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Sequences, series. Absolute and uniform convergence. Region of convergence. Power series. Taylor’s theorem. Laurent’s theorem. Classification of singular points. Entire, meromorphic functions.

Sequences of functions. Let {u_{n}(z)} be a sequence of functions of z

u_{1}(z), u_{2}(z), ... ,u_{n}(z), ...

defined and single-valued in some region of the z plane. Let us denote the limit of the sequence, if a limit exists, by U(z) = .

Theorem. A sequence of functions

u_{1}(z), u_{2}(z), ... ,u_{n}(z), ...

has a limit U(z) as n if, given any number ε we can find a number N (depending in general on both ε and z) such that

| u_{n}(z) - U(z) | < ε for all n > N

If a sequence has a limit we say it converges. If it does not have a limit we say it diverges.

Region of convergence of a sequence. If a sequence {u_{n}(z)} converges for all values of z
in a region R, we call R the region of convergence of the sequence. A sequence that is not
convergent at some value z is called divergent at z.

*****************************

Series of functions

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Def. Sum of an infinite series. An infinite series of numbers has no sum within the
ordinary meaning of the word since no matter how many of the terms one might add, there would
always be an unlimited number of them left over. We must therefore define a meaning for the
term *sum* as applied to infinite series.

Consider a series

u_{1} + u_{2} + u_{3} + ... + u_{n} + ...

and the sequence of partial sums S_{1}, S_{2}, S_{3}, ... where

S_{1} = u_{1}

S_{2} = u_{1} + u_{2}

S_{3} = u_{1} + u_{2} + u_{3}

...............................

S_{n} = u_{1} + u_{2} + u_{3} + .... + u_{n}

If S_{n}, regarded as a function of n, approaches a limit S as n
, this limit is called the sum of
the infinite series and the series is said to be convergent. If S_{n} does not approach a limit as n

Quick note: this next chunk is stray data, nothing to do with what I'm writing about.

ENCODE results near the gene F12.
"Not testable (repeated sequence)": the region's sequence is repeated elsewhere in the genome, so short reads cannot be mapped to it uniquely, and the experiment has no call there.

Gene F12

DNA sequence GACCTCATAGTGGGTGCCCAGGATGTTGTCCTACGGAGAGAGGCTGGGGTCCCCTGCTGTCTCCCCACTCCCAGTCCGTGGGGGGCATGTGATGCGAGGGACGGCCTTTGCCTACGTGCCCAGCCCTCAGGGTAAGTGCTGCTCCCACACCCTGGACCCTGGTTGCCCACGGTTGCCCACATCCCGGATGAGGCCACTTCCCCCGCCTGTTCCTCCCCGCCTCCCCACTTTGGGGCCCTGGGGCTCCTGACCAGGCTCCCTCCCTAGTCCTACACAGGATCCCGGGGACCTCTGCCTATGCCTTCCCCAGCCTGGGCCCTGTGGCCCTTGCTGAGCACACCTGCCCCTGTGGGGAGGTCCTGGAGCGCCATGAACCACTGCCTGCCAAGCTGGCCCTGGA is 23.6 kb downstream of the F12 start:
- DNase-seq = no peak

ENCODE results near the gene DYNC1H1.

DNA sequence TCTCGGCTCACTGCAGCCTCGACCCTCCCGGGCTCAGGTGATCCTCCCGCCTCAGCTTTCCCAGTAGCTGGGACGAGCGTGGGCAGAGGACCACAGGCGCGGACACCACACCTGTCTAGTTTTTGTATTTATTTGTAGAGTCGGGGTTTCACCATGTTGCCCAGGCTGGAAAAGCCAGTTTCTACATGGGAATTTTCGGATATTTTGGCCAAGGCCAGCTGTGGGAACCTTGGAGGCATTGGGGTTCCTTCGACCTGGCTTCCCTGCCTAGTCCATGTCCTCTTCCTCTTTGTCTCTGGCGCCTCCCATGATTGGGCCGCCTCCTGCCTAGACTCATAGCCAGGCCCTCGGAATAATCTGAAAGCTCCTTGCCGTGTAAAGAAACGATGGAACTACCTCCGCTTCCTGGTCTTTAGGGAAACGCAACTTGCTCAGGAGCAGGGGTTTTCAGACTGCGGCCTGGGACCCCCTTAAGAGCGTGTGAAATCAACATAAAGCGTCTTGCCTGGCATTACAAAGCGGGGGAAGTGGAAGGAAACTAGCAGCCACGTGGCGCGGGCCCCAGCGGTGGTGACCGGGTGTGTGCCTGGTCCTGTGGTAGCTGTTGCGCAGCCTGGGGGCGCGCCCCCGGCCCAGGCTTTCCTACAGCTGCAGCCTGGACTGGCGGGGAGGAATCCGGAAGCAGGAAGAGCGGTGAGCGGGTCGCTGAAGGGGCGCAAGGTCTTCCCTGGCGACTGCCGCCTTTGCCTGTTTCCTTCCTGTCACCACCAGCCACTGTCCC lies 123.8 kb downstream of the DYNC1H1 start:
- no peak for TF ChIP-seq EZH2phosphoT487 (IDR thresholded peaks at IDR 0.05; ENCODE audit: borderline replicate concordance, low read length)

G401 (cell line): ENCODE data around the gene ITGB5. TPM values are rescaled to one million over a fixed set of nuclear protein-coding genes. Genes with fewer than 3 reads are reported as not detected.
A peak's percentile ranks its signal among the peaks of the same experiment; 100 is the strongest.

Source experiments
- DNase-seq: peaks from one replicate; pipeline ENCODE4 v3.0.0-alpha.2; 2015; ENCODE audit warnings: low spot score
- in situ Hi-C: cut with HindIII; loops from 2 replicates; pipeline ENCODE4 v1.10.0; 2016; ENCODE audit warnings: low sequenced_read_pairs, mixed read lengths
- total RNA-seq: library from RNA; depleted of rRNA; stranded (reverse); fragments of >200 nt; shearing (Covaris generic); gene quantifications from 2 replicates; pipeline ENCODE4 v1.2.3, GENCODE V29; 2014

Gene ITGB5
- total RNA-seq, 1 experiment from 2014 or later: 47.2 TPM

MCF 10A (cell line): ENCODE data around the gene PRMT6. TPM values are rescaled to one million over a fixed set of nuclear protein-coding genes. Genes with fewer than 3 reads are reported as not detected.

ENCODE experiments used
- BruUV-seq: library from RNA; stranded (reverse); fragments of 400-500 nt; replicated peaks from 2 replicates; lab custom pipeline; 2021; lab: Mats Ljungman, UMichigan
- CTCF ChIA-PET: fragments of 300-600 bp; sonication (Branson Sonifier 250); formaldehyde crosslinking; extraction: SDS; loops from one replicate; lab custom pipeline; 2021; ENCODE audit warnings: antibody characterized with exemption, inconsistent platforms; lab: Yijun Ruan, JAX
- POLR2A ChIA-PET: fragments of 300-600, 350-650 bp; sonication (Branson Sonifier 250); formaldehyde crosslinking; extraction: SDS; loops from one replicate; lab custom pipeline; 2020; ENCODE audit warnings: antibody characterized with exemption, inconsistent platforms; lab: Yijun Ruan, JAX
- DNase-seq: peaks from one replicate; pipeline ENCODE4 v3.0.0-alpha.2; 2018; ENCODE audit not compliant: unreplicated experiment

, the series is said to be divergent.

Applying this to our sequence of functions

u_{1}(z), u_{2}(z), ... ,u_{n}(z), ...

we form the series of partial sums {S_{n}(z)}defined by

S_{1}(z) = u_{1}(z)

S_{2}(z) = u_{1}(z) + u_{2}(z)

.................................

.................................

S_{n}(z) = u_{1}(z) + u_{2}(z) + ... + u_{n}(z) .

The infinite series

is said to have the sum S(z) if
i.e. if the sequence of partial sums {S_{n}(z)}
converges to the limit S(z) as n → ∞.

If the sequence of partial sums {S_{n}(z)} converges to a limit we say we say the series Σ u_{n}(z)
converges. If it does not converge to a limit we say the series diverges.

Region of convergence of a series. If a series converges for all values of z in a region R, we call R the region of convergence of the series.

Def. Absolute convergence. A series Σu_{n}(z) is said to converge absolutely (or to be
absolutely convergent) if the corresponding positive series Σ | u_{n}(z) | obtained by replacing all
terms of the series by their absolute values converges.

Theorem. The terms of an absolutely convergent series can be arranged in any order and all such rearranged series converge to the same sum. Also the sum, difference and product of absolutely convergent series is absolutely convergent.